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Following the second world war the great Fairey Aviation company had spare capacity at its works at Hamble Point near Southampton and decided to build sailing dinghies. Fairey Aviation was founded by Charles Richard Fairey, later Sir Richard, who in 1915 left his job at aircraft builder Shorts intending to join the Royal Naval Air Service, but was told that he would be of greater use building more aircraft. So he opened a factory at Hayes and the Admiralty handed over the site at Hamble Point to him, for the assembly and testing of seaplanes. This works produced aircraft and aircraft components until the 1950s, but the spare capacity immediately after the war was taken up by building sailing dinghies, following the setting up of Fairey Marine in 1946.

The dinghies, designed by Uffa Fox, were built with Fairey’s hot moulding process, in which the boat’s hull was a single piece of plywood, formed to the finished shape of the boat. Several layers of timber strips were glued and laid up over a solid buck, and were then baked in an autoclave. The 12 foot Firefly was used for the 1948 Olympics, and was followed over the next twenty years by the Albacore, Duckling, Finn, Firefly, 5-0-5, Flying Dutchman, Falcon, Fulmar, Jollyboat and International 14, all under the direction of Charles Currey. Their hulls were renowned for their longevity, resistance to rot, light weight and elegance. There was also the 26 foot Atalanta sailing cruiser. By 1958 Fairey claimed that it was producing 1,000 boats a year and was ‘the largest boatbuilder in the world, outside America’.

However, Sir Richard died in 1956, and in 1960 Fairey Aviation was merged with Westland, leaving several other companies which included Fairey Marine. In 1957, Sir Richard’s son Dick Fairey (who died in 1960) with his former school chum Bruce Campbell, introduced a 23 foot motorboat designed by the American Ray Hunt. Development of fast motor boats, which use their power to lift themselves out of the water rather than pushing themselves through it, had progressed from 1900, but Ray Hunt had evolved a new hull shape for that would help it to maintain speed in rough seas. Traditional planing hulls were flattened out at the stern to maximise speed, but were very uncomfortable in the rough, when they jumped from wave to wave and landed heavily. Ray Hunt formed the bottom into a constant deep-V shape - at an angle of 24 degrees from the keel - which provided a softer landing and better directional stability which together allowed the boat to maintain its speed.

Bruce Campbell was given sole rights to sell the motorboats, helping Fairey’s naval architect, Alan Burnard, with development. the boats. But the first Hunt boats did not sell and Bruce decided he could do better alone. He rented a yard at Badnam Creek upriver of Hamble village and bought the first boats from Fairey to which he added luxurious, but cramped, cabins and called them Christinas.

However in 1959, Max Aitken, chairman of Express Newspapers, ordered a Hunt boat direct from Fairey, and persuaded friends to buy them too. He suggested the class name Huntress, which Fairey adopted. In 1960 Alan Burnard developed the Hunt hull into the Huntsman 28 with twin diesel engines. Bruce Campbell completed nineteen Fairey hulled Christinas but then adopted a similar but larger Hunt hull for his Christina 25s. And so Fairey and Campbell became friendly rivals. The hull was also used for many one-off boats and by Dell Quay for 88 Rangers.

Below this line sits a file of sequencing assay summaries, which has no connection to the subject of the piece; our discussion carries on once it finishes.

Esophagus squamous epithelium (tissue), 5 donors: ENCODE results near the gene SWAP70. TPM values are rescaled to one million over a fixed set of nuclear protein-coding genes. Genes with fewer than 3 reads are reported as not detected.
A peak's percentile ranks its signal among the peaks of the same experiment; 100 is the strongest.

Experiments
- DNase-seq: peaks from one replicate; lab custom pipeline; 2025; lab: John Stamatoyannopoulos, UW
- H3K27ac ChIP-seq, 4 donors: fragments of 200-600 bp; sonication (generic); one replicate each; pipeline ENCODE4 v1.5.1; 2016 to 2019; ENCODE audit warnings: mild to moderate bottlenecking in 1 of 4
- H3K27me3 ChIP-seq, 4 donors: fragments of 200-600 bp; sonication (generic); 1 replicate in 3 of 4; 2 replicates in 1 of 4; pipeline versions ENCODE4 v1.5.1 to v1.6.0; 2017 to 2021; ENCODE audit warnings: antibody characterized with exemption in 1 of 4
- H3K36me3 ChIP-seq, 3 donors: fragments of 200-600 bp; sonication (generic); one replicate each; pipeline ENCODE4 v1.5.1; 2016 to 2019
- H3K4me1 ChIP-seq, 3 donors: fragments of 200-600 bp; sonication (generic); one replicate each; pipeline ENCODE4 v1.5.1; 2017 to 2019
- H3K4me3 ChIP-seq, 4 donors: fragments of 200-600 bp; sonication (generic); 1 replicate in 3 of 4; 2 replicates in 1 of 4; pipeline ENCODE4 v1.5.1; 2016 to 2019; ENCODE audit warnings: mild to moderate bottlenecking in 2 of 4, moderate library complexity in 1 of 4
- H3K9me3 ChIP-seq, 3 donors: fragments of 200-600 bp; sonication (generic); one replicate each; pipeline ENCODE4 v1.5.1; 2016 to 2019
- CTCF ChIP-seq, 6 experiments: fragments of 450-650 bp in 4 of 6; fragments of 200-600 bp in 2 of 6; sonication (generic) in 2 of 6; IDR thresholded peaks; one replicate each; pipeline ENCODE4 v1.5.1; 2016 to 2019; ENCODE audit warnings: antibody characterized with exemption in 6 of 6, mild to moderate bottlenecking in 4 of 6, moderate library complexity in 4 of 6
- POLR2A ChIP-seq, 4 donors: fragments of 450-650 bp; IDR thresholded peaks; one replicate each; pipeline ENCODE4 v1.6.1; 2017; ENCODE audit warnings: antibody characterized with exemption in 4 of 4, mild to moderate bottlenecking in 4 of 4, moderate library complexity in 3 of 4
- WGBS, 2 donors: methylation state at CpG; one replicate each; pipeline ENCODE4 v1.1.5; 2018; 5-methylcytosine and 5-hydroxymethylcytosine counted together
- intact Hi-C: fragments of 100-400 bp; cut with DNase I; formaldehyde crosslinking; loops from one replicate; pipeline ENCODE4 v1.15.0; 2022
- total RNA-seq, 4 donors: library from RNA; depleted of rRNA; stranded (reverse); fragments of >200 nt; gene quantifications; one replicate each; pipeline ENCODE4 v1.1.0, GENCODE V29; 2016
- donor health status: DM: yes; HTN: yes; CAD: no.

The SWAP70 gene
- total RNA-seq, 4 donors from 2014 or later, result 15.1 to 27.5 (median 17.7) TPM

Air speed record breaker Peter Twiss had joined Fairey Marine in 1960 and Sir Max Aitken started the annual Offshore Powerboat Race from Cowes to Torquay in August 1961 to “improve the breed”. The first race was won by Tommy Sopwith in Thunderbolt, a Bruce Campbell Christina 25, and Diesel Huntsman was third driven by Charles Currey. Peter Twiss on Huntsman No.8 retired, but five of the nine finishers had Hunt derived hulls. Between 1961 and 1973 Fairey Marine production cruisers won a total of 202 awards in powerboat races, including 54 awards in 1969, when changes to the rules favoured purpose built raceboats, not family cruisers with comfortable accommodation for everyday use. Public awareness was reinforced when the James Bond movie From Russia with Love opened in 1963, and five Faireys starred in the concluding dramatic chase scenes.

The elegant Huntsman 28 is Fairey’s most iconic powerboat, and in 1963 it was followed by the larger and more spacious twin diesel Swordsman 33, especially with the option of an aft cabin. An updated Huntsman, the 31, was finally built in 1967, and was also available with an aft cabin. There were also a few variations on the wooden boats, all designed by Alan Burnard. In all, about 450 hot moulded Fairey powerboats were produced, and a large number were exported.

For economy, glass fibre construction was used for the 1969 Spearfish 30, based on the aft cockpit Huntsman 31. The final leisure boat was the glass fibre Fantôme 32, with an aft cabin. About 150 glass fibre cruisers were built, but the new 25% VAT caused Fairey to concentrate on military customers. The Hamble Point site was extended into the river, and a marina built. Fairey Marine left Hamble Point in 1983, but the site, now owned by MDL, remains a centre of boat building and repair.

In addition to the Christinas and Rangers, other boats are related to the Faireys. In 1989 Alan Burnard designed the elegant Supermarine Swordfish 36, followed in 2000 by the Swordsman 37 and 40 based on the military Fairey Dagger hull he designed in the 1970s, the Swordsman 30 developed from the Fairey Spearfish and finally the Solent Spear, an update on the original concept.